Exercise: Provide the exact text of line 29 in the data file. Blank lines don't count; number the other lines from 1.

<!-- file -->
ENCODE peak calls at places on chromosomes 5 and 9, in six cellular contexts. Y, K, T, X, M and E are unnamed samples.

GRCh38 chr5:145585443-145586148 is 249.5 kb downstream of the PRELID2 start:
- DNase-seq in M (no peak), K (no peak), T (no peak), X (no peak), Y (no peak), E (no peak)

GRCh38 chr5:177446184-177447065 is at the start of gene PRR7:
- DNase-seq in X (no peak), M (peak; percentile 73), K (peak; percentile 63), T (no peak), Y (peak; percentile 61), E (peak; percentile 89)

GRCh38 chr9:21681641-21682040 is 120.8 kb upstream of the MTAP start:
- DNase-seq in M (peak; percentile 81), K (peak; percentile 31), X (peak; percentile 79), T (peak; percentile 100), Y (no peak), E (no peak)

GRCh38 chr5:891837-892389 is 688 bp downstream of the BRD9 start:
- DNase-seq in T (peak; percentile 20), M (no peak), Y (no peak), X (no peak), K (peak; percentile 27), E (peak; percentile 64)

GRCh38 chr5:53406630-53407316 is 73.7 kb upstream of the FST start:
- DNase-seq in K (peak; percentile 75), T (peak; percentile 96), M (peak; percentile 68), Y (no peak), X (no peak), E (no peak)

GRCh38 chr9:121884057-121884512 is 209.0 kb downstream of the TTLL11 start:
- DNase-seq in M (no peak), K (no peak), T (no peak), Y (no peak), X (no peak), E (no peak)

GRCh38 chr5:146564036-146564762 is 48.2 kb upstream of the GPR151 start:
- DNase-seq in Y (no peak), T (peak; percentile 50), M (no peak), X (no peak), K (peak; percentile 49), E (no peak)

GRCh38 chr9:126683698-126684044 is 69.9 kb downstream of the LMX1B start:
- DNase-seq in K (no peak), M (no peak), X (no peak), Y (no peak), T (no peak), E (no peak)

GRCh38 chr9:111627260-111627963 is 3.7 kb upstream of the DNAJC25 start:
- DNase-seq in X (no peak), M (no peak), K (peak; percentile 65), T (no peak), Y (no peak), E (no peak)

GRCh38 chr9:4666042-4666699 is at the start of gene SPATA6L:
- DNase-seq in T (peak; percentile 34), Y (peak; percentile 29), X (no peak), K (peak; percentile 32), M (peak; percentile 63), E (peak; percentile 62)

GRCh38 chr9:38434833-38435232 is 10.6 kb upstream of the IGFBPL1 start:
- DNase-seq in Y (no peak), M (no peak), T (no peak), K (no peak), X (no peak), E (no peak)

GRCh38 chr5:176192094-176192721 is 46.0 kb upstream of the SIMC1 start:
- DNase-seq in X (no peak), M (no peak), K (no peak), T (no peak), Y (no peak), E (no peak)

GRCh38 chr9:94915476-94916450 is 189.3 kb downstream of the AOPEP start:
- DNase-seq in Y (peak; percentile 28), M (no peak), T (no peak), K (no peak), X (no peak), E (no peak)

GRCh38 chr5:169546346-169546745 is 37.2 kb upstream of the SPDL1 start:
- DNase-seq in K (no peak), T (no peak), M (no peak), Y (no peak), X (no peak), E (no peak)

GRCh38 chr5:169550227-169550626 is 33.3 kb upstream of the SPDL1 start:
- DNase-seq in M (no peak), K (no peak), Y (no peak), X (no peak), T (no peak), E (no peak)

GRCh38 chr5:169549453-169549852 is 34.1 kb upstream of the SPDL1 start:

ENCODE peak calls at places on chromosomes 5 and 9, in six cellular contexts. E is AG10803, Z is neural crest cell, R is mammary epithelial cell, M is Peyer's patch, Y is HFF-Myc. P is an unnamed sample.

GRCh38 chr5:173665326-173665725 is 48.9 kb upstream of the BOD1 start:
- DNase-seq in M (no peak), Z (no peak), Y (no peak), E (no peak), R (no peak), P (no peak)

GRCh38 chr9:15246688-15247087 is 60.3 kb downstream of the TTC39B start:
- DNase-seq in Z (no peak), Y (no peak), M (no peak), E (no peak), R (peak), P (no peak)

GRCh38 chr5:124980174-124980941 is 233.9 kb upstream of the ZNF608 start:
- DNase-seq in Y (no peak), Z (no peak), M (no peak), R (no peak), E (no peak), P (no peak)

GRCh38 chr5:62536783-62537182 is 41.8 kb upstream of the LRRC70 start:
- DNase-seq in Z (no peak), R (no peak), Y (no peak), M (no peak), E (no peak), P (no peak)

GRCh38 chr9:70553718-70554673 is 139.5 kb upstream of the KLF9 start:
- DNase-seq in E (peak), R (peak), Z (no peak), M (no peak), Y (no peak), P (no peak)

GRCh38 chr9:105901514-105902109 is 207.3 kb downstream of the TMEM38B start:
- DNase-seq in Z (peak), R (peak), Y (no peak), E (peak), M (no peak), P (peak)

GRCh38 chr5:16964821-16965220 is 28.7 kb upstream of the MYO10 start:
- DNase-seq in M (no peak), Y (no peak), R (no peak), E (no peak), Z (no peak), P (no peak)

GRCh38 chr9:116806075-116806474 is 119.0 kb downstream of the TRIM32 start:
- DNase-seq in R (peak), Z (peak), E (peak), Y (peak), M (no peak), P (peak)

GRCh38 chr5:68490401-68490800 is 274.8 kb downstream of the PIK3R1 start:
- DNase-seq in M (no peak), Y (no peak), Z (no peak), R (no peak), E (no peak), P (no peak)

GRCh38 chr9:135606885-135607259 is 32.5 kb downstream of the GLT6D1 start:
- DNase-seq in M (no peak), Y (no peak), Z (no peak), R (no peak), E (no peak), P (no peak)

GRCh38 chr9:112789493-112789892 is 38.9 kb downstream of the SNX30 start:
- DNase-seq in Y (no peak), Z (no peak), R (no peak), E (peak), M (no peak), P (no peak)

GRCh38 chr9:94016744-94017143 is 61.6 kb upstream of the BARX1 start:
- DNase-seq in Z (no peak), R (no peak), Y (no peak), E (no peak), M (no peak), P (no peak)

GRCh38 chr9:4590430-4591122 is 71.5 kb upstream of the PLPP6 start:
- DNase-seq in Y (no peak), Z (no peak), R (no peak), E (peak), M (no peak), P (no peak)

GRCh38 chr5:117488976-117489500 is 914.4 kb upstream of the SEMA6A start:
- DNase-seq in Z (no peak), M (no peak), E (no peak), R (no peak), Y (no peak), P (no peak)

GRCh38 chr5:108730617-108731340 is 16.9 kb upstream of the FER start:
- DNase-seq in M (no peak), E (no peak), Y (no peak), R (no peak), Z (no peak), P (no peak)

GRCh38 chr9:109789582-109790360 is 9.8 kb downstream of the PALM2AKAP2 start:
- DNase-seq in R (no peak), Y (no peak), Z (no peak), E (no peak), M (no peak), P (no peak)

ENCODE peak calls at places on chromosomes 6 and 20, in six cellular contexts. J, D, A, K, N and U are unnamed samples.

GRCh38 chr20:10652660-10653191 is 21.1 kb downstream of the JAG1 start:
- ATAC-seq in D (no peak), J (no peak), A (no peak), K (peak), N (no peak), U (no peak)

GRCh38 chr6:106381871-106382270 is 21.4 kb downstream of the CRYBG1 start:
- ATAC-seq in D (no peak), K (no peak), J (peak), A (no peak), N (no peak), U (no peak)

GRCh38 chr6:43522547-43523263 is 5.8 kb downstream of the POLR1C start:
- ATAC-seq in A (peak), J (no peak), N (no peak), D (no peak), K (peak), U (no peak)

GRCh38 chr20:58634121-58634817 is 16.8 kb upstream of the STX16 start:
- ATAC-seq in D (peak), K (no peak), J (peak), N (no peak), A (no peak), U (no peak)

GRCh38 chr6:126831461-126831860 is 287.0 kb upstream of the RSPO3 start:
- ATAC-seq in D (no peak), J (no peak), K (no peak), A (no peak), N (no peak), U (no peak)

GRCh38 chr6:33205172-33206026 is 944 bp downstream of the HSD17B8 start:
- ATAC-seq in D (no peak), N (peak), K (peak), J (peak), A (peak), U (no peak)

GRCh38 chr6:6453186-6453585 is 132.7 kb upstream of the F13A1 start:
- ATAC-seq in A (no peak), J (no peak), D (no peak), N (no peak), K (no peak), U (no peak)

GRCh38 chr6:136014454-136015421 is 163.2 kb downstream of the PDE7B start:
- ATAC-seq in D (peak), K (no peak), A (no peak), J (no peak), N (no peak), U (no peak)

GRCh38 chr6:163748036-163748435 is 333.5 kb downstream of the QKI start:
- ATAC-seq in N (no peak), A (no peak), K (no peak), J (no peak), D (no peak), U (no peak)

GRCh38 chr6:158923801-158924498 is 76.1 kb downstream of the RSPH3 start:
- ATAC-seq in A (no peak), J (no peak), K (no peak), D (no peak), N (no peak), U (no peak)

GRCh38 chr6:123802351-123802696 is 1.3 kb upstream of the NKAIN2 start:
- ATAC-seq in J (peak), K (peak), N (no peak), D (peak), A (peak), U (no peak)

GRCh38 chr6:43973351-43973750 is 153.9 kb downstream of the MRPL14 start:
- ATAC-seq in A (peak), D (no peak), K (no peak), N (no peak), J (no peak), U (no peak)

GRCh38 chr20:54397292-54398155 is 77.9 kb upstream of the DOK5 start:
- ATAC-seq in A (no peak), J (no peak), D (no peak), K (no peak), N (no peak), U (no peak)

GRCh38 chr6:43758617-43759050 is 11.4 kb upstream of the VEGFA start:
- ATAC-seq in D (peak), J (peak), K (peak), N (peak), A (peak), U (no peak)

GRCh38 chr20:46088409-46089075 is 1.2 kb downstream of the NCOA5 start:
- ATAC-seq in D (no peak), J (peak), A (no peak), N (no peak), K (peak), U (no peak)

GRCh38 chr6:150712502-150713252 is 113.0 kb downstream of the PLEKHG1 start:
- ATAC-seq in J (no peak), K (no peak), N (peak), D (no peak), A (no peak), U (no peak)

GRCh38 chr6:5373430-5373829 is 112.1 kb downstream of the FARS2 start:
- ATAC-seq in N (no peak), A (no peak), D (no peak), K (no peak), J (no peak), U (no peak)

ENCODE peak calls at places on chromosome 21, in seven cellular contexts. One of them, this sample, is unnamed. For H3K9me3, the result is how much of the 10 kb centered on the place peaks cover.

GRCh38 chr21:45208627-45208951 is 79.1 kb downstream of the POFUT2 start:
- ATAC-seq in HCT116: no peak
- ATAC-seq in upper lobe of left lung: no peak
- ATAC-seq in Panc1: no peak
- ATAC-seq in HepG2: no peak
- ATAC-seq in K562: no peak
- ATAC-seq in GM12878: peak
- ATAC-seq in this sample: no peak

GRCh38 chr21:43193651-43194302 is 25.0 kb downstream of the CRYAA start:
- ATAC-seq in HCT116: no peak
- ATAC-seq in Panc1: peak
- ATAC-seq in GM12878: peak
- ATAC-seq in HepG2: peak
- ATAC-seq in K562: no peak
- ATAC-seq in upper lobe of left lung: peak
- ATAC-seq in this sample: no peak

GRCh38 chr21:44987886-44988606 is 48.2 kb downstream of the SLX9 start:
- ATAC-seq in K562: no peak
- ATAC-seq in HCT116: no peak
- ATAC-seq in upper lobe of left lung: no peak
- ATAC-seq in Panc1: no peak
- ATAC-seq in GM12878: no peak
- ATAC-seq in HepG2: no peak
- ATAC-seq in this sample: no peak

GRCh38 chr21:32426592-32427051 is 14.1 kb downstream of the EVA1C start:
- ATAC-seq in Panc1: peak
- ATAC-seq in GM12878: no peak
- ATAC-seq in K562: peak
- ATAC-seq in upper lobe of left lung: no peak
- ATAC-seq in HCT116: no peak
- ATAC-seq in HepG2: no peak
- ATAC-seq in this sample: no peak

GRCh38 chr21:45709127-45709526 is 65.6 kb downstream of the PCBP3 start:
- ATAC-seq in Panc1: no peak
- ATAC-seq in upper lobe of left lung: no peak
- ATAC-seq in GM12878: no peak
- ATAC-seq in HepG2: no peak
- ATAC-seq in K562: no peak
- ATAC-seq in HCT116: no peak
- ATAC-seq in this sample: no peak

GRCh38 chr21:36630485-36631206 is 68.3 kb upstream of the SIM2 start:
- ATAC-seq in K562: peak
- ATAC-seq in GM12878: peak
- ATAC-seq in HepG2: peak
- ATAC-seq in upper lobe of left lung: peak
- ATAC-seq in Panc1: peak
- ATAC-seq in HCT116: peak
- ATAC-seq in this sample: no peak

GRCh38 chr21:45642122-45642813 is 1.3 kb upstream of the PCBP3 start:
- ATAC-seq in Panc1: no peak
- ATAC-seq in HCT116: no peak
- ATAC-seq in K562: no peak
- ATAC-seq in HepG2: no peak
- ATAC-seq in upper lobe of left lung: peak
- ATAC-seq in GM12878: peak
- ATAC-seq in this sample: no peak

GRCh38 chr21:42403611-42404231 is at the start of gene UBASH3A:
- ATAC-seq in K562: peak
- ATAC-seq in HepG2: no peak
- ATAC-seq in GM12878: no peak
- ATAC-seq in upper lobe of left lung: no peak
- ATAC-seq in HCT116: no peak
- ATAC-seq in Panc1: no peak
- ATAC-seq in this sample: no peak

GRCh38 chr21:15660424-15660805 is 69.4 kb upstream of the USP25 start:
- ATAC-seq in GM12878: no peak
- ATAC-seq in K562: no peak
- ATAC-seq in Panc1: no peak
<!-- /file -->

- DNase-seq in K (no peak), T (no peak), M (no peak), Y (no peak), X (no peak), E (no peak)